Holiday Home Run Gifts: iPad Minis, Apps, and More
If you and your kids are dreaming of a tech-filled holiday season, you probably have questions about tablets, iDevices, and the like. Should you get the brand-new iPad Mini? What makes it a better choice than the larger iPad or the smaller iPod Touch? Do you need accessories, like cases and styluses? Which ones? And what are the best apps for kids of all abilities?
The iPad Mini is this season's It Girl. According to my 13-year-old technophile daughter (whom I now consult instead of Gizmodo or Engadget), people prefer the size of the Mini for portability/stashability, and because it's friendlier for holding and reading. It's also less expensive than an iPad: the entry level 16 GB wifi-only version is $329 -- $70 less than the most basic iPad 2, and $170 less than Retina diplay iPads. Plus the Mini has Siri, which lets your kids taunt proto-AI and lay foundation for the pissed-off Skynets of the future. But I digress.
My 12-year-old autistic son is already a huge iPad fan, in part because of the iPad's large screen -- his fine motor challenges means it's difficult for him to use his fingers to manipulate objects on the teeny iPod Touch screen. So I took him on an iPad Mini test drive at the local Apple store, to see what he thought. He was unfazed by the Mini's scale reduction -- he launched right into several of his favorite apps without even a brow wrinkle, and I could see no difference in the way he used the Mini compared to his larger traditional iPad. From Leo's perspective, the Mini appears to be a solid option -- even though I'm sure our boy has no intention of trading in his beloved iPad 2.
Regardless of the tablet option you choose -- even if you choose a non-iDevice (we are also a Xoom Android tablet family, shhh) -- you're going to want a good case. Trust me on this, because my denial was expensive. Leo has always been thoughtful and careful with his iPad, but even so has cracked three tablet screens: one irreparably, two cosmetically, all three unintentionally. Do you research, consider your child's outlook on and history with expensive gadgets, and choose wisely. Of all the companies that make protective cases for tablets, readers, and smart phones, I think the Trident series does the best job in balancing affordability and protection. And they already have a Mini version available. Leo uses the Kraken, the sturdiest Trident of them all, as seen in the red iPad case pictured above.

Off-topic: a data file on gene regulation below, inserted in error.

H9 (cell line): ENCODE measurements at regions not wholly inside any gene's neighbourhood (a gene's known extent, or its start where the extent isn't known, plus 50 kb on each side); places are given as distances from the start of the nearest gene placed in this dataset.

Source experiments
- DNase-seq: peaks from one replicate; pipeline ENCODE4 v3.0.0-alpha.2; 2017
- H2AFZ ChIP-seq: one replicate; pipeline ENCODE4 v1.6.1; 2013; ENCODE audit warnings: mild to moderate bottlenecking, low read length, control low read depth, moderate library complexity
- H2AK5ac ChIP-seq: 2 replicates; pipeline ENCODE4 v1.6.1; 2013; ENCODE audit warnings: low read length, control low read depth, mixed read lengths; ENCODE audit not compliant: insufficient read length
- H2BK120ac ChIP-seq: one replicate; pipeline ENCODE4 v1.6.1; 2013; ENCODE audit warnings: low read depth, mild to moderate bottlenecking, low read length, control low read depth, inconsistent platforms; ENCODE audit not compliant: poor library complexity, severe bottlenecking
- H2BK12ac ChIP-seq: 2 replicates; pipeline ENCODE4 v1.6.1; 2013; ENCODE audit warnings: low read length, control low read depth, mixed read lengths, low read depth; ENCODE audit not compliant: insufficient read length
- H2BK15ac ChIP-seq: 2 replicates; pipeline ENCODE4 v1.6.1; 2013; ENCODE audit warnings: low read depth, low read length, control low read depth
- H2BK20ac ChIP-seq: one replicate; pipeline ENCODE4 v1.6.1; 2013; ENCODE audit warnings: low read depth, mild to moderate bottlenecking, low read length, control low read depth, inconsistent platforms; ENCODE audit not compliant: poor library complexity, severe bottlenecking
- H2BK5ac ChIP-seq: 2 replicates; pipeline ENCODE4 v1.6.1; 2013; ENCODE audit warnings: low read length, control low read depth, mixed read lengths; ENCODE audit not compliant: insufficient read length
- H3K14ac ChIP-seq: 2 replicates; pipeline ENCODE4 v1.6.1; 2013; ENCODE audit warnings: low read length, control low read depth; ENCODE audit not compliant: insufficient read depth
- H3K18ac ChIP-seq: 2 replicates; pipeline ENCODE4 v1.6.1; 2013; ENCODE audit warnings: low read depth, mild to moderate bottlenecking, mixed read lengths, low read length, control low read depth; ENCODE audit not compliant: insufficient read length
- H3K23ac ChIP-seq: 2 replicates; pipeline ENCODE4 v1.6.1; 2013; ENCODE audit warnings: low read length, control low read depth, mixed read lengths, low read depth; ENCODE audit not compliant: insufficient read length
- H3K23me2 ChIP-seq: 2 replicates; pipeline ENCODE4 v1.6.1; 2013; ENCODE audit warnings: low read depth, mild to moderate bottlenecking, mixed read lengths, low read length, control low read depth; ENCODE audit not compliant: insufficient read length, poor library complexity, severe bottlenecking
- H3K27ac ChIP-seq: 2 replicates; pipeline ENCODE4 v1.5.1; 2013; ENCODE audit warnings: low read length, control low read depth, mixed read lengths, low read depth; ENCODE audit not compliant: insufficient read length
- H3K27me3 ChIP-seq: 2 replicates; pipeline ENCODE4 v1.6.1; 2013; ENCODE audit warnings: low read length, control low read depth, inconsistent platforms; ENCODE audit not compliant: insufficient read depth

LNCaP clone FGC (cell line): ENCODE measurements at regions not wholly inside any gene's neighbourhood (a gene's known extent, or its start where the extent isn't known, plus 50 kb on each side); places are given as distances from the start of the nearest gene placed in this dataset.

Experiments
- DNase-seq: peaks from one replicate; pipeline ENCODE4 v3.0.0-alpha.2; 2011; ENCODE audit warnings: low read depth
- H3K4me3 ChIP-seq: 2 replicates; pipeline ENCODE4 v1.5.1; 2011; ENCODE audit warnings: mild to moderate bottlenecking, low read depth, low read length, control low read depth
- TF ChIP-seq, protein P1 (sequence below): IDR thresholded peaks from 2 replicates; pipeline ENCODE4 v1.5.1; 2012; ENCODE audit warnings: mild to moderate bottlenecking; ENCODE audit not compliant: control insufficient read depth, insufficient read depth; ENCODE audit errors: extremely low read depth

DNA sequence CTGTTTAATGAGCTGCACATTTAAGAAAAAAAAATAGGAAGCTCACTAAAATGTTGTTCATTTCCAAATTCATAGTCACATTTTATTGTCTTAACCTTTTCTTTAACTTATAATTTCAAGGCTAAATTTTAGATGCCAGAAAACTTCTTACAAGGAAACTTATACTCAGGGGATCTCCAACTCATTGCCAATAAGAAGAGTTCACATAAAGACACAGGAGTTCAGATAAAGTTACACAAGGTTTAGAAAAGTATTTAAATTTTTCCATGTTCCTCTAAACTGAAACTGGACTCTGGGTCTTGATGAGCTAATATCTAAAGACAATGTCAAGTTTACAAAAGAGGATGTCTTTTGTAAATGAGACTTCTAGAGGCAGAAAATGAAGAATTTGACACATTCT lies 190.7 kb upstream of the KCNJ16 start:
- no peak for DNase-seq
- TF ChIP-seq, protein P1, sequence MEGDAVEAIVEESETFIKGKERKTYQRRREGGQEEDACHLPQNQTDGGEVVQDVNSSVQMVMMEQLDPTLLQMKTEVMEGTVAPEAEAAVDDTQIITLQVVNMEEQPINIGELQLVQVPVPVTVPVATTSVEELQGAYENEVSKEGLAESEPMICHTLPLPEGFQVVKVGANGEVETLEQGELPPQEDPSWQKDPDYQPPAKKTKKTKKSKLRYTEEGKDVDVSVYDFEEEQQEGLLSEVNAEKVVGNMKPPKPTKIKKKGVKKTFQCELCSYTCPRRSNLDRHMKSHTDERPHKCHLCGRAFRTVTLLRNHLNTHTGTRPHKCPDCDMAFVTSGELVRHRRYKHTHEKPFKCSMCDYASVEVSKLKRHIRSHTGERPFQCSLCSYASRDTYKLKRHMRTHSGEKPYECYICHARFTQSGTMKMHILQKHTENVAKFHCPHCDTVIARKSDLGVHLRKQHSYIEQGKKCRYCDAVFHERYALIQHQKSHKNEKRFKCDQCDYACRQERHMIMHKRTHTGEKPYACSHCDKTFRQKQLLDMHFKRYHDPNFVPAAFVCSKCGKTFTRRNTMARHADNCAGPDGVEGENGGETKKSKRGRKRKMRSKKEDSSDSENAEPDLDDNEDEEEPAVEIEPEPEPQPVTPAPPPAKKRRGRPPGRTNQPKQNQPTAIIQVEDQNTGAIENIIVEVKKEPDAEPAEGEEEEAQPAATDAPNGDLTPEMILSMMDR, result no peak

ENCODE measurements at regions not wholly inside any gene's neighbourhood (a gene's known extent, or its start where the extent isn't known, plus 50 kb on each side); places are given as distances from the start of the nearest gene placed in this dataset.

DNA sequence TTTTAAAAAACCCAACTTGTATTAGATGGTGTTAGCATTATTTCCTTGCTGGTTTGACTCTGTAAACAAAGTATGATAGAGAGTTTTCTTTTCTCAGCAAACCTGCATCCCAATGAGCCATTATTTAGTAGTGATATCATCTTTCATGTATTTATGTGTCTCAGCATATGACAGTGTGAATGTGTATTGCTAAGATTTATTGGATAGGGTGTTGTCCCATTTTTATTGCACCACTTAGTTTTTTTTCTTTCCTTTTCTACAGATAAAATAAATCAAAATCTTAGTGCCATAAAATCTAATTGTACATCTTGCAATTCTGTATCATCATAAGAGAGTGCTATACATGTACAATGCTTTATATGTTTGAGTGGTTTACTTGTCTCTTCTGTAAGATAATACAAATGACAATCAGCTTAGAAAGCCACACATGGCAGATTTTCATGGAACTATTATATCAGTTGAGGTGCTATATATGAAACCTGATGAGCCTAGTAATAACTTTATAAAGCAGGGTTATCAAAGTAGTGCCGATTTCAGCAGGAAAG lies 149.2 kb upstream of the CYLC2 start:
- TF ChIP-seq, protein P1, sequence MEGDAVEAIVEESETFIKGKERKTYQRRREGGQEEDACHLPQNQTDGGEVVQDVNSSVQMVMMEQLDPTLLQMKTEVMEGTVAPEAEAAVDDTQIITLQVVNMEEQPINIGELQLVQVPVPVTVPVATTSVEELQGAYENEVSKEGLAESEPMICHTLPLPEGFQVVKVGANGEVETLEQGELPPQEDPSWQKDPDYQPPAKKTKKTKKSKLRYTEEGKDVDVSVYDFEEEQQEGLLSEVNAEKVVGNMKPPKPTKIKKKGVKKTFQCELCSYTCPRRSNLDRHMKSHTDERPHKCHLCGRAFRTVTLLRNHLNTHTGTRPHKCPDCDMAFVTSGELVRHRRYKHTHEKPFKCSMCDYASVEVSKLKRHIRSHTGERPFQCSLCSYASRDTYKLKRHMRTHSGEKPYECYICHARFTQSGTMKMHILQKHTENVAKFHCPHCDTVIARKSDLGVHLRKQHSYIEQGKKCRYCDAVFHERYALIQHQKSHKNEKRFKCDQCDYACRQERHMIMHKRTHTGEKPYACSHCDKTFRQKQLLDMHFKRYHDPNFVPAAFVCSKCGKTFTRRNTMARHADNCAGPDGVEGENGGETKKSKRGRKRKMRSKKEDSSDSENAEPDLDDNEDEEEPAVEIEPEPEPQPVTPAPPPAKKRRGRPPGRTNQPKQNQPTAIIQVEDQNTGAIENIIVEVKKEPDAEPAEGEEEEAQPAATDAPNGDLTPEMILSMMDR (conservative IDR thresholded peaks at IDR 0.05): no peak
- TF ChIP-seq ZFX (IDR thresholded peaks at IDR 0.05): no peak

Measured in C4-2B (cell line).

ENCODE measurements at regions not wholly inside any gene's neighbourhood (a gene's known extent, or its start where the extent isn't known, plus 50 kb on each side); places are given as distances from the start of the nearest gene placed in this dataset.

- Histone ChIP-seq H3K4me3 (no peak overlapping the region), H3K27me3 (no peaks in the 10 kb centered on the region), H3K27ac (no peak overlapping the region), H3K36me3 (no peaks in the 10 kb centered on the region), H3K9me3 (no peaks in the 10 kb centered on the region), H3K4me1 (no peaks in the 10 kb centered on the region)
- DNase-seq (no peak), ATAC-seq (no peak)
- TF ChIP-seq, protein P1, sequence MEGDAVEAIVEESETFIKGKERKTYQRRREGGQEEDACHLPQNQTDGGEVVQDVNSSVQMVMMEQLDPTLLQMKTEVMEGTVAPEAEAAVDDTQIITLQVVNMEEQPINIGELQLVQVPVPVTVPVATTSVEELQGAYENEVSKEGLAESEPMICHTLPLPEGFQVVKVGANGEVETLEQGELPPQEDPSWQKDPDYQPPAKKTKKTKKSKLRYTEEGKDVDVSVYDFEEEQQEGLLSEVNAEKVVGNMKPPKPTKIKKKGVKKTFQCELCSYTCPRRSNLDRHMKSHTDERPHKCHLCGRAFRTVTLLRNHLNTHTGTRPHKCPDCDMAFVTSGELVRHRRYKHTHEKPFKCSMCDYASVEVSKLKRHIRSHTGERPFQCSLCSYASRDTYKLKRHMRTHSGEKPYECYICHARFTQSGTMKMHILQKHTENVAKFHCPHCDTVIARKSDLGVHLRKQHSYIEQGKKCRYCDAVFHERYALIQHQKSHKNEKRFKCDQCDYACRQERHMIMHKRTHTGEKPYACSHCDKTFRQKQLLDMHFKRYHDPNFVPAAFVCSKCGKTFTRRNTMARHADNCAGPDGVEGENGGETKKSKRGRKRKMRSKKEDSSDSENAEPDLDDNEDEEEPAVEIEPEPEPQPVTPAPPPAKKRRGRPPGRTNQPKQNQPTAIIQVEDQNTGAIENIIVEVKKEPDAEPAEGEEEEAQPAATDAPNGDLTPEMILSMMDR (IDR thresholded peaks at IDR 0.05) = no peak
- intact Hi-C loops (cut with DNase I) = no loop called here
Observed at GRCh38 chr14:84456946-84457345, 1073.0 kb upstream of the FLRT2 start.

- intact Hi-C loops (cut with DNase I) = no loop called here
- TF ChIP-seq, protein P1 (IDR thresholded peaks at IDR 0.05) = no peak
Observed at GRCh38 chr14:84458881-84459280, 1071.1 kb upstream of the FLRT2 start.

As adept as Leo is at using his iPad, he still finds writing or drawing on it with a stylus less than motivating. Or he did, when the only options available to him were skinny, pen- or pencil-width, and made of cold hard metal. But Emma Apple helped Leo discover the soft, wide, grippable Chubby stylus from Lunatik ($19.95), and it transformed his tablet writing and drawing experience. The Chubby is easy to hold, and holding it feels good. What more could a 12-year-old boy ask for?
Once you've found your kid a tablet, you'll likely want to start filling it with apps. You can even take the tablet out of its box, register it, put apps and other content on it, and wrap it back up in its original trappings and box so it's ready to go upon being unwrapped by its giftee. As there are approximately five bajillion apps available on the iTunes store, Amazon.com, and Google Play store, I help maintain a recommended apps spreadsheet with an autistic friend, Corina Becker, and an SLP friend, Jordan Sadler, to help make the selection process easier for folks like you -- especially if you're looking for apps for kids with autism or other special needs. Here are a few recent and/or seasonal favorites, all prices accurate as of this writing:
- Rudolph the Red-Nosed Reindeer ($1.99)
A lively interactive book based on the classic Christmastime movie. Would have been nice to have back when Rudolph was only broadcast once per year, and before VCRs (#getoffofmylawn). My kids, who watch their Rudolph DVD whenever they like, are delighted to have this expanded experience available -- especially Leo, who gets a kick out of touching Rudolph's nose and making it squeak.